I believe in the Holy Ghost….
I believe that I can not, by my own reason or strength, believe in Jesus Christ my Lord, or come to him; but the Holy Ghost has called me through the Gospel, enlightened me by his gifts, and sanctified and preserved me in the true faith; just as he calls, gathers, enlightens, and sanctifies the whole Christian Church on earth, and preserves it in union with Jesus Christ in the one true faith; in which Christian Church he daily forgives richly all my sins, and the sins of all believers; and will raise up me and all the dead at the last day, and will grant everlasting life to me and to all who believe in Christ. This is most certainly true.

The Heidelberg Catechism (1563 A.D.), in Question 53, asks, “What dost thou believe concerning the Holy Ghost?” and answers:

First, that he is co-eternal God with the Father and the Son. Secondly, that he is also given unto me, makes me by a true faith partaker of Christ and all his benefits, comforts me, and shall abide with me forever.

The French Confession of Faith (1559 A.D.) cited the work of the Holy Spirit as basic to the inward illumination which enables the believer to know God’s Word and to distinguish it from other ecclesiastical books. The French Confession also said:

XXI. We believe that we are enlightened in faith by the secret power of the Holy Spirit, that it is a gratuitous and special gift which God grants to whom he will, so that the elect have no cause to glory, but are bound to be doubly thankful that they have been preferred to others.

The Belgic Confession (1561 A.D.) restates the creeds in their emphasis on the eternity of the Spirit, and His equal procession from the Father and the Son (Art. XI). The same is true of the Thirty-Nine Articles of the Church of England, and of the Methodist Articles of Religion (1784 A.D.), as well as the Westminster Confession of Faith (1729).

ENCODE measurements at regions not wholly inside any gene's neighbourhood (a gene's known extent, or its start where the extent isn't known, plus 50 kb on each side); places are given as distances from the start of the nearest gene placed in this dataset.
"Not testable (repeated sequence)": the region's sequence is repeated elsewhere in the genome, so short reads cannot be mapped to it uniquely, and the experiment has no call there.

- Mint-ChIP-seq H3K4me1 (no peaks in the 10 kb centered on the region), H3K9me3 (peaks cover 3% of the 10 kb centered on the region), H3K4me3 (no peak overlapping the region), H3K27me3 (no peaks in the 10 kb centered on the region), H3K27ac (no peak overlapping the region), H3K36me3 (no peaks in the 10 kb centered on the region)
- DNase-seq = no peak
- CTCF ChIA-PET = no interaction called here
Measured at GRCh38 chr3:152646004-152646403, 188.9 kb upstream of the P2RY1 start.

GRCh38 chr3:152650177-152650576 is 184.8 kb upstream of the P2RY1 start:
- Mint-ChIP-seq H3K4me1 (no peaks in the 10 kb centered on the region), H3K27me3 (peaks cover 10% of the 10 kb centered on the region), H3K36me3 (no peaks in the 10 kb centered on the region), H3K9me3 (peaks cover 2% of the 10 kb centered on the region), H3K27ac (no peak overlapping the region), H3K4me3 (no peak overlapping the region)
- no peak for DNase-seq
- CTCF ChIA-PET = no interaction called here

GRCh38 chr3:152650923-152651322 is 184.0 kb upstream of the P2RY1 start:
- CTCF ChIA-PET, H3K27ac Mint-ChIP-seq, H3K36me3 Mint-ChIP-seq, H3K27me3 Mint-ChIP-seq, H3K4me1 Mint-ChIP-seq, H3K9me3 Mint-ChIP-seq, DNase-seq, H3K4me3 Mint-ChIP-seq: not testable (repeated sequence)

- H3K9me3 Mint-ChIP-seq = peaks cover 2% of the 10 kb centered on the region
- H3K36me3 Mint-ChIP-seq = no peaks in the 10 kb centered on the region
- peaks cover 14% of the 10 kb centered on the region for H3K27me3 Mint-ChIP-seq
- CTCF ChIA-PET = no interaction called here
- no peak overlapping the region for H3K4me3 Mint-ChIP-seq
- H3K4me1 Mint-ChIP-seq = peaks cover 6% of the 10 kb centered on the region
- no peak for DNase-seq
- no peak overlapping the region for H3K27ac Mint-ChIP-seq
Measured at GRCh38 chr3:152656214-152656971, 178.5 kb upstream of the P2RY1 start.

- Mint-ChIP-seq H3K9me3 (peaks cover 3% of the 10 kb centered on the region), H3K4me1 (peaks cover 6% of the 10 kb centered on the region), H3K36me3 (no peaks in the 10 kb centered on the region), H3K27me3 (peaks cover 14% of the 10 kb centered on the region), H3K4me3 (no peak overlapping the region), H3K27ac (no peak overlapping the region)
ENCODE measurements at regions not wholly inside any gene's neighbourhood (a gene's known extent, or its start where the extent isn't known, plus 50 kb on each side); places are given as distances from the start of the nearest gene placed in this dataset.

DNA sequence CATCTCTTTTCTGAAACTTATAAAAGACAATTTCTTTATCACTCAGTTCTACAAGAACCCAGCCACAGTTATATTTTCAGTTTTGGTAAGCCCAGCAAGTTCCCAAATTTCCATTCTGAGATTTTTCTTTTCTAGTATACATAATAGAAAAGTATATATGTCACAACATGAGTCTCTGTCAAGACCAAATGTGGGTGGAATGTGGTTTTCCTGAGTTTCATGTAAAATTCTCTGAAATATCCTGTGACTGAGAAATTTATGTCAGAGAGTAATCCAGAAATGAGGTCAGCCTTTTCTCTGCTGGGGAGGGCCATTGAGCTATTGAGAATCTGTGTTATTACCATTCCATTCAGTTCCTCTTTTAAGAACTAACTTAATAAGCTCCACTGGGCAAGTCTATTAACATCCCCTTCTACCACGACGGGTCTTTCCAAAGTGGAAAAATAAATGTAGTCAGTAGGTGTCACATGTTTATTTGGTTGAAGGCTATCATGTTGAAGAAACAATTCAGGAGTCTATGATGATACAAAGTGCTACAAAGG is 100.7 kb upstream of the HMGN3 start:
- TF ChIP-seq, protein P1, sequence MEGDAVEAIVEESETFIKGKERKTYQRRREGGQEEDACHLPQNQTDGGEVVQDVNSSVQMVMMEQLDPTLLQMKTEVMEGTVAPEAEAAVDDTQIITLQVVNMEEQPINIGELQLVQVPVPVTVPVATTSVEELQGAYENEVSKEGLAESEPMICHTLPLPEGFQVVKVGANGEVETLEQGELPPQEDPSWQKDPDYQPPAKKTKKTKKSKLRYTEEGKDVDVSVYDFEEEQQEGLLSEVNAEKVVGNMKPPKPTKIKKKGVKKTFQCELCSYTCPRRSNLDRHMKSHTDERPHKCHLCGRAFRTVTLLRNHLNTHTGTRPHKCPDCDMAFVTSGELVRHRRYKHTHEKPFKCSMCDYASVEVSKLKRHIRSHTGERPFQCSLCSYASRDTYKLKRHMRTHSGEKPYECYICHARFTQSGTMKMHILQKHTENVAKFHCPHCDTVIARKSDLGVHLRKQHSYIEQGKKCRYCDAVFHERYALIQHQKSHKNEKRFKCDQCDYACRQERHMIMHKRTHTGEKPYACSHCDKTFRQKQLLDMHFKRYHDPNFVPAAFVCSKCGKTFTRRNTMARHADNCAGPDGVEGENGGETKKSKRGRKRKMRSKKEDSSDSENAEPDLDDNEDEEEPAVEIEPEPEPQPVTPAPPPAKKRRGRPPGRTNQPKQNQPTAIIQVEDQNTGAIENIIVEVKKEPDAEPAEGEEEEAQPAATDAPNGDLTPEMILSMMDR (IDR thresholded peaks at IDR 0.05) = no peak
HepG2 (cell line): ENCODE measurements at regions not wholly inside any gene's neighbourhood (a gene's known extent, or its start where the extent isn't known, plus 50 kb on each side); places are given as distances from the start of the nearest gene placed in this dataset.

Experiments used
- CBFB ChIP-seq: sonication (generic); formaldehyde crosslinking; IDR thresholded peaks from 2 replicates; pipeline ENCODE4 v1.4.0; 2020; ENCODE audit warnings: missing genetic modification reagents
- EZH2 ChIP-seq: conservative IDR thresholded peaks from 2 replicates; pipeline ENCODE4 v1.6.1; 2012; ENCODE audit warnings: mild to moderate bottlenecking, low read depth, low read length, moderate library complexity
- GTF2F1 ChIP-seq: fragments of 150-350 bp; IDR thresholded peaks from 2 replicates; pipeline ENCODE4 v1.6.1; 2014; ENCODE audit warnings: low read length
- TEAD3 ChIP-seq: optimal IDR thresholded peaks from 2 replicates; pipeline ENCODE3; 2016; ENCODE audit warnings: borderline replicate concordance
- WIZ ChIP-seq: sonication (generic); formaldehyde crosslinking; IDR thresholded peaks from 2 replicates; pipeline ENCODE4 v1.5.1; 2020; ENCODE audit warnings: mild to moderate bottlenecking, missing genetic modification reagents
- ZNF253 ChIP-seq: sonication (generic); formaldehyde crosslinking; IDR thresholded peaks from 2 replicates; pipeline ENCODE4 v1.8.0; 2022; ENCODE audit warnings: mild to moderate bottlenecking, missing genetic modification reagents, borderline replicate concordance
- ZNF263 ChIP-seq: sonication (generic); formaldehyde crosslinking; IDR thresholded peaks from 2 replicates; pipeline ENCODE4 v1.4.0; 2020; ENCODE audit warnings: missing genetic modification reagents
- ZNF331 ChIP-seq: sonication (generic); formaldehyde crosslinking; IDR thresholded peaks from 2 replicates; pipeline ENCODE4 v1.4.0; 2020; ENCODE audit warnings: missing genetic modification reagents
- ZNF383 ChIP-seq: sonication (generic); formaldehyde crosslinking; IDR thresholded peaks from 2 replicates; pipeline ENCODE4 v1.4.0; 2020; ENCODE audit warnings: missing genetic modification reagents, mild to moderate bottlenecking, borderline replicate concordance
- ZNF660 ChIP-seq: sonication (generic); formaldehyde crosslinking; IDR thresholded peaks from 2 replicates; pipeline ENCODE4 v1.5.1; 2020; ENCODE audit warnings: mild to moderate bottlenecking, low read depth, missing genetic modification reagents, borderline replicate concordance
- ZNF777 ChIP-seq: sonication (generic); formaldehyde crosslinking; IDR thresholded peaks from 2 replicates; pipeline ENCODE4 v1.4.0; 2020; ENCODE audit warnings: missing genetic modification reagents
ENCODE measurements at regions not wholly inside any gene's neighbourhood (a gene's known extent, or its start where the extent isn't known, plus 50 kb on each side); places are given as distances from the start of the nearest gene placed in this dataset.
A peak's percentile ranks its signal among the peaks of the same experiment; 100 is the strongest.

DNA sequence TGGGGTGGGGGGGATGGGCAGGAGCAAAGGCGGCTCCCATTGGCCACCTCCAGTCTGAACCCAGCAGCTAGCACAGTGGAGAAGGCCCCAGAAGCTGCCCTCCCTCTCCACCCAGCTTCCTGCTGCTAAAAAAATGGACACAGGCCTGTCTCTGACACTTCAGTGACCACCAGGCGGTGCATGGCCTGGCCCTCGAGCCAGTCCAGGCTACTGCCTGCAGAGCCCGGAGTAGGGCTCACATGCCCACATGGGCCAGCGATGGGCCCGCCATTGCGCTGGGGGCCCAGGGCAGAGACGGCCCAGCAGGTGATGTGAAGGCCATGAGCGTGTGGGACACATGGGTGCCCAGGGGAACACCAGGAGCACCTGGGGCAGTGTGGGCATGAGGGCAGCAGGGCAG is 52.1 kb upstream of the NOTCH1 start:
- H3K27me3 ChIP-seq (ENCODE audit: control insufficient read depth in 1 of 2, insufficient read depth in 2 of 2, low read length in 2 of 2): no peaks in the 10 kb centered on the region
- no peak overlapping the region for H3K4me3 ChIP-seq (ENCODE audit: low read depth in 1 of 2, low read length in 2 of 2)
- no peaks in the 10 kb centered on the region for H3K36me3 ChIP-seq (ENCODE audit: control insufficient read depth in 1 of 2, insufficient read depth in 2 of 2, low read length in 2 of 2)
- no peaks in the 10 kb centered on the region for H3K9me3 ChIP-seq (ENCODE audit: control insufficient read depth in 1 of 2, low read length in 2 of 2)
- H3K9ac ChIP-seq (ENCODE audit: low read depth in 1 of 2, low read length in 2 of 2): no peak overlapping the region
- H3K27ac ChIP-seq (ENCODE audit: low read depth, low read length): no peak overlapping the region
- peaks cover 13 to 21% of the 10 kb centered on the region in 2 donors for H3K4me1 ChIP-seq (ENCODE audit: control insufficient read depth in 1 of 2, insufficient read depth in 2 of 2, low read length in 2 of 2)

A Fuller Statement

The fullest statement from this era comes from the Scotch Confession of Faith (1560 A.D.).

Art. XII. Of Faith in the Holy Goste
This our Faith and the assurance of the same, proceeds not fra flesh and blude, that is to say, fra na natural power is within us, bot is the inspiration of the holy Goste: Whom we confesse GOD equall with the Father and with his Sonne, quha sanctifyis us, and brings us in all veritie be his awin operation, without whome we sulde remaine for ever enemies to God, and ignorant of his Sonne Christ Jesus; for of nature we are so dead, so blind, and so perverse, that nether can we feil when we are pricked, see the licht when it shines, nor assent to the whill of God when it is reveiled, unless the Spirit of the Lord Jesus quicken that quhilk is dead, remove the darkness from our myndes, and bowe our stubborne hears to the obedience of his blessed will. And so as we confesse, that God the Father created us, when we were not, so also do we confesse that the holy Goste doth sanctifie and regenerat us, without all respect of ony merite proceeding from us, be it before, or be it after our Regeneration. To speak this one zit in mair plaine words: as we willingly spoyle our selves of all honor and gloir of our own Creation and Redemption, so do we also of our Regeneration and Sanctification, for of our selves we are not sufficient to think one gude thocht, bot he quha hes begun the wark in us, is onlie he that continewis us in the same, to the praise and glorie of his undeserved grace.